In this article we’ll talk about using the mighty rest stroke on fingerstyle ukulele! The rest stroke is a great technique to get a full and loud sound out of the instrument. So let’s dig in.
There are many right hand techniques that can be used to produce sound on the ukulele from strumming to fingerstyle. You can use your thumb to strum or to play individual notes. If you use the flesh of the thumb you get a warm sound; if you use fingernail, more volume and brightness. The same is true for the index, middle, and ring fingers: you can use them for either strumming or playing fingerstyle as well. I even like to use the right hand pinky at times when doing rasgueado-style strumming patterns borrowing from the Flamenco tradition.
It is most common to use what are known as “free strokes” when playing fingerstyle. A free stroke clears the other strings after any given string is played. Try placing your index finger on the 1st string and play the open note A. Allow the finger to clear the 2nd string as it moves towards the palm and the note rings out. This is a free stroke. Try the same with your thumb on the 4th string and clear the 3rd string as the note sounds and the thumb moves in a downward motion. This is also a free stroke.
Rest stroke on Fingerstyle Ukulele
Another type of stroke that can be used very effectively to bring out volume and fullness of tone is the “rest stroke.” Like the name suggests, a finger comes to a rest on the next string in the direction of its motion. Try playing the same A note on the 1st string with the index finger but move the finger inward so it comes to a rest on the 2nd string. Do the same on the 2nd and 3rd strings. When the note is played on the 2nd string, the finger will rest on the 3rd string. When the 3rd string is played, the finger will rest on the 4th string. Try the same with the thumb moving from the 4th string resting on the 3rd. Follow up by playing the 3rd string resting on the 2nd and the 2nd string resting on the 1st.
Full, deep sound
Listen to the tone this type of stroke produces. You can dig in and get a full, deep sound with lots of volume. This is wonderful when you want to bring out a melody or bass line. If you are playing a single-line melody that is featured when playing with a group, using rest strokes can project your sound above the accompaniment. With practice you can play solo arrangements highlighting melodies with rest strokes and playing softer accompaniment with free strokes. This is when the magic starts to happen and you can create truly independent parts.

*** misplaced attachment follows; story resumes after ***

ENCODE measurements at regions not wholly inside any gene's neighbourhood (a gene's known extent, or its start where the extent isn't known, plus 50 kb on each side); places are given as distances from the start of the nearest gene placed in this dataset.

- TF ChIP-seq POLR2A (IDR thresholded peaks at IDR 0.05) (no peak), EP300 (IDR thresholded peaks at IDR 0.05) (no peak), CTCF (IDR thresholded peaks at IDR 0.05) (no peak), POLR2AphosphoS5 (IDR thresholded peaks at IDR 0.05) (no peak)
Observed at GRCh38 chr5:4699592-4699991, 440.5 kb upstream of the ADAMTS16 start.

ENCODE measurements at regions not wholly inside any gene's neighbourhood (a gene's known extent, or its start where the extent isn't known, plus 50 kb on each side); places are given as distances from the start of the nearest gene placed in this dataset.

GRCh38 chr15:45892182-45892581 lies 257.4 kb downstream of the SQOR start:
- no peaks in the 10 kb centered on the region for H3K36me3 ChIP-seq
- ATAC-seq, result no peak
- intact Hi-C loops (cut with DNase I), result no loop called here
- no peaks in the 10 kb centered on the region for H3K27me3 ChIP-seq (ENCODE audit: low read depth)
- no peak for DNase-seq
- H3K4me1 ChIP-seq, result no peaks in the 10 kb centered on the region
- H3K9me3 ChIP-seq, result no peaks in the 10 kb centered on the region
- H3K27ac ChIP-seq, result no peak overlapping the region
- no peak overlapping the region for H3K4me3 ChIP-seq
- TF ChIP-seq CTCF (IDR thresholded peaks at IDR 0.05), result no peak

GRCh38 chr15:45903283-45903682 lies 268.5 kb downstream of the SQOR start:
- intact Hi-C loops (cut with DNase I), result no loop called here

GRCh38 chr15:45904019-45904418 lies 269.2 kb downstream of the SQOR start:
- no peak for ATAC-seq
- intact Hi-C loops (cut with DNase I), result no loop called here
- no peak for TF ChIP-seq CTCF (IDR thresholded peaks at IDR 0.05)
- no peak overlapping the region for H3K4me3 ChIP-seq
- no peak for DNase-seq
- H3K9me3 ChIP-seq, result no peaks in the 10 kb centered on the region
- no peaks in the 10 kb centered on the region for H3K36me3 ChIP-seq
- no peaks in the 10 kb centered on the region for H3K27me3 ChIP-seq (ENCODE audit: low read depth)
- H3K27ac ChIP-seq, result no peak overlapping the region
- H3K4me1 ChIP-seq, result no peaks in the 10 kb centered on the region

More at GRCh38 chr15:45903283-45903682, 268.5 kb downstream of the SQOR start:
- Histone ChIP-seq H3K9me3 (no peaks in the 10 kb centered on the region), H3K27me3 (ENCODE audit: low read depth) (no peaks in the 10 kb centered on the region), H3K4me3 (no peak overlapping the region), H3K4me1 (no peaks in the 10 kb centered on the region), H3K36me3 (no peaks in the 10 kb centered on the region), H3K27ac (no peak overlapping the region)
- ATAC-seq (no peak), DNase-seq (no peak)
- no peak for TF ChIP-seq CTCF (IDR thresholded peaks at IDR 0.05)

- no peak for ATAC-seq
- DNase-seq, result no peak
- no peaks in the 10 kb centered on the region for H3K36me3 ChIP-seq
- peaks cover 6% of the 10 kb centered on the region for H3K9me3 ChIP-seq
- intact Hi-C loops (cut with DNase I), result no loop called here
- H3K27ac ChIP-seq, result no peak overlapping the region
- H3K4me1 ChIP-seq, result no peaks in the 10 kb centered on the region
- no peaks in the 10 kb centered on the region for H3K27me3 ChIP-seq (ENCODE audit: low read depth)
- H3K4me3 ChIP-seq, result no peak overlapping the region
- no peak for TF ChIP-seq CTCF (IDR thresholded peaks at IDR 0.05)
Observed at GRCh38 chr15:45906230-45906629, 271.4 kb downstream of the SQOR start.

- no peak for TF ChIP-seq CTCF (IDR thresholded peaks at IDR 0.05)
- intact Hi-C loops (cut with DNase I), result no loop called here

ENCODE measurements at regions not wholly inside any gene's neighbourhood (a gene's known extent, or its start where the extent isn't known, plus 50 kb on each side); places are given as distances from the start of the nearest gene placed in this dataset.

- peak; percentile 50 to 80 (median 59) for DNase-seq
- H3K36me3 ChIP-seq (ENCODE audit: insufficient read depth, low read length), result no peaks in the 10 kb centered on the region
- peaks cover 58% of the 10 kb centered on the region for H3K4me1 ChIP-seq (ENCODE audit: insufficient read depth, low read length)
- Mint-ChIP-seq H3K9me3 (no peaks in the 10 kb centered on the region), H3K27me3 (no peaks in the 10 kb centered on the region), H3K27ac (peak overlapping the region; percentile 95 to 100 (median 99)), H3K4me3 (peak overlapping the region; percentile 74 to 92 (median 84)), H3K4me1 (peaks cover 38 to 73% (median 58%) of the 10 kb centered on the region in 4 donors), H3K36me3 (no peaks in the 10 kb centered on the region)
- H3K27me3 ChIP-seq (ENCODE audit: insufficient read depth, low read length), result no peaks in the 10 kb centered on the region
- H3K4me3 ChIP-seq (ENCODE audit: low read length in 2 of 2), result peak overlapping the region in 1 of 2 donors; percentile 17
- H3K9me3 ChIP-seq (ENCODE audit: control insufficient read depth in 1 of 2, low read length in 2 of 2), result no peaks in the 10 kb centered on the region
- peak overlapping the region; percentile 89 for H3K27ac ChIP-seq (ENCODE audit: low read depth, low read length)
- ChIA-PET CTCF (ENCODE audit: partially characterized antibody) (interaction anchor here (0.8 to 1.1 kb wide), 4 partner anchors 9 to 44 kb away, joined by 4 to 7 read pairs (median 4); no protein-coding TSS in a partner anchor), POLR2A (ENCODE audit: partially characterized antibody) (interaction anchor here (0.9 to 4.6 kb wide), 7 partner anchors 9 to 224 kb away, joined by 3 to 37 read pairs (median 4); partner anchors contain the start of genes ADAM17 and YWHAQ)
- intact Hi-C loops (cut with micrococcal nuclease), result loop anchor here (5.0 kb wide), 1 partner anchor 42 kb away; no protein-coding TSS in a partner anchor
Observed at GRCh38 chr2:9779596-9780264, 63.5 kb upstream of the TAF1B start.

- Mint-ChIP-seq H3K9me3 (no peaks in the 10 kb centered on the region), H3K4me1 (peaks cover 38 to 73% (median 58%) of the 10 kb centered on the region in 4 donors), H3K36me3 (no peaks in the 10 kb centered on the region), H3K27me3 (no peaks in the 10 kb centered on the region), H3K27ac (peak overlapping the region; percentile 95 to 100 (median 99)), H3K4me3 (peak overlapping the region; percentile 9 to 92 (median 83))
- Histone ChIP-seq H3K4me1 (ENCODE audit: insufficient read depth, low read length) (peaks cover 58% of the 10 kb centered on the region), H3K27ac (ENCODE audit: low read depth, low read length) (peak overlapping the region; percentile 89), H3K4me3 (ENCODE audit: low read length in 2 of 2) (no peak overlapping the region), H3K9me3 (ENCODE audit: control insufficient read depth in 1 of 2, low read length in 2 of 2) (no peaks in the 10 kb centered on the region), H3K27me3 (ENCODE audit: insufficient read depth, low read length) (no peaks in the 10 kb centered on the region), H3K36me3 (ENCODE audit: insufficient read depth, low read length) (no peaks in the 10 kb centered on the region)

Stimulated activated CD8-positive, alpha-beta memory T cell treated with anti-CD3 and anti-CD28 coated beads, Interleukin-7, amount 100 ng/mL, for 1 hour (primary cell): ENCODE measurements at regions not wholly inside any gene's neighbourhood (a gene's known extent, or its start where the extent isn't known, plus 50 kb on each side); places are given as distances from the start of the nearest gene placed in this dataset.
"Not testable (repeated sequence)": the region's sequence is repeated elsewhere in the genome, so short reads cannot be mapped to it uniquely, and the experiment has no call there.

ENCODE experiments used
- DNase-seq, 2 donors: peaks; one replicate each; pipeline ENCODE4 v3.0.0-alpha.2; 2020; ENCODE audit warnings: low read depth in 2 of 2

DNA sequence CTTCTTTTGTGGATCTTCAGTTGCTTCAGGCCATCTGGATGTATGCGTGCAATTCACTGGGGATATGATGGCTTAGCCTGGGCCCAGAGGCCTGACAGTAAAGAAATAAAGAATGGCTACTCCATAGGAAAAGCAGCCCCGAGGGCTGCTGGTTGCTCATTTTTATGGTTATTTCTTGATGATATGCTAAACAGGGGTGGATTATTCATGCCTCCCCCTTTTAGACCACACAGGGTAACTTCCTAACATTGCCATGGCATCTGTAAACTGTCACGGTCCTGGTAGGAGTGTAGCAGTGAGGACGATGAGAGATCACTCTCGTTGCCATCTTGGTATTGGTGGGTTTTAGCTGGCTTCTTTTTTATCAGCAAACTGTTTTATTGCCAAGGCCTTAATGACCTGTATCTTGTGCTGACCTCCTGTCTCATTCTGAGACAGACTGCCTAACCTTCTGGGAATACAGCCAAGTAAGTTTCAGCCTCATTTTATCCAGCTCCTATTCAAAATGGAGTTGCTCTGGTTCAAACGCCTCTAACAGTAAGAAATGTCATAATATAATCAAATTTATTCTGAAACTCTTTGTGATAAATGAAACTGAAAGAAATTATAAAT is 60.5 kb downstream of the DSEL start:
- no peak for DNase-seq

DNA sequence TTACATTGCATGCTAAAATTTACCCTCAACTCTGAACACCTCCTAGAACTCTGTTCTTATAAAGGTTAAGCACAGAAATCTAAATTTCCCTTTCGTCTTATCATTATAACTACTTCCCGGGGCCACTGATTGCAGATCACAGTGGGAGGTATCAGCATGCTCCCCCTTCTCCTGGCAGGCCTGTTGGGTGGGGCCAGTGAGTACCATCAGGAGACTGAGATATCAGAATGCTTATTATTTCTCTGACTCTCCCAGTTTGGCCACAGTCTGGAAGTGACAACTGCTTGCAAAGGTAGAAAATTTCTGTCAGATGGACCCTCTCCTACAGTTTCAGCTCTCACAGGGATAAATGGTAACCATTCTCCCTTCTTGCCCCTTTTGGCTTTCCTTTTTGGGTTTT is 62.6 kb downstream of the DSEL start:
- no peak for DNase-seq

The motion of pushing the string down into the sound hole of the ukulele is what helps produce such a full tone with rest strokes. If you try pulling up when playing a note, moving in the opposite direction away from the sound hole, you will notice a much thinner sound that will distort if you play with a lot of volume. The string may even slap back against the fingerboard producing poor tone (unless you are really going for it playing the Blues!). Rest strokes allow the string to vibrate in a way that avoids that slap back at louder volumes.
Contact, pressure, and release
After you get the hang of playing rest strokes on open strings, try playing single line melodies using the technique. A key part of getting a good tone is to relax the tip joint when using the index, middle, and ring fingers. Before the finger releases from the string you should see it flex back. I think of three stages when playing a string: Contact, Pressure, and Release.
The moment when pressure is applied is when you should see the tip joint flex. This allows for a relaxed motion and warmer tone. If the finger tip is stiff, you will need to force the finger through the string. This adds tension to the right hand and thins out the tone. You should also let the tip joint of the thumb flex back when doing rest strokes. It will curve back a bit before you play a note. Curving the tip of the thumb inward will cause tension. The motion should follow a circular motion moving from the back joint.
Putting the rest stroke into action
After you have spent some time with this technique playing melodies, you can then try combinations of either free strokes with the thumb and rest strokes with the fingers or the opposite with rest strokes with the thumb and free strokes with the fingers. The rest strokes will bring out notes that you want to feature above the free strokes. This is much more difficult than simply playing individual notes.
Try playing a free stroke with the thumb on the open 3rd or 4th string then a rest stroke with the index finger on the open 1st string. Play very slowly and separate the notes. As this starts to feel good, try playing both at the same time. Not easy at first! Try anticipating the note with the thumb slightly before the index finger. Think of the thumb note as a grace note. Relaxing the hand is essential here! Watch to see that the tip joint of the index finger is relaxed and flexing. With practice you will find you can play very lightly using a rest stroke and still get a full sound. Play these two notes together very softly at first then add more volume when it feels comfortable. Eventually you can add rest strokes on top of arpeggiation to create beautiful, singing melodies above flowing accompaniment.
I love using this technique and feel it is definitely worth the effort to learn. I teach this as part of the curriculum of 20 units and 8 grades at the Ukulele Corner Academy. Once you hear the beautiful, rich tone of a rest stroke on fingerstyle ukulele you will be hooked!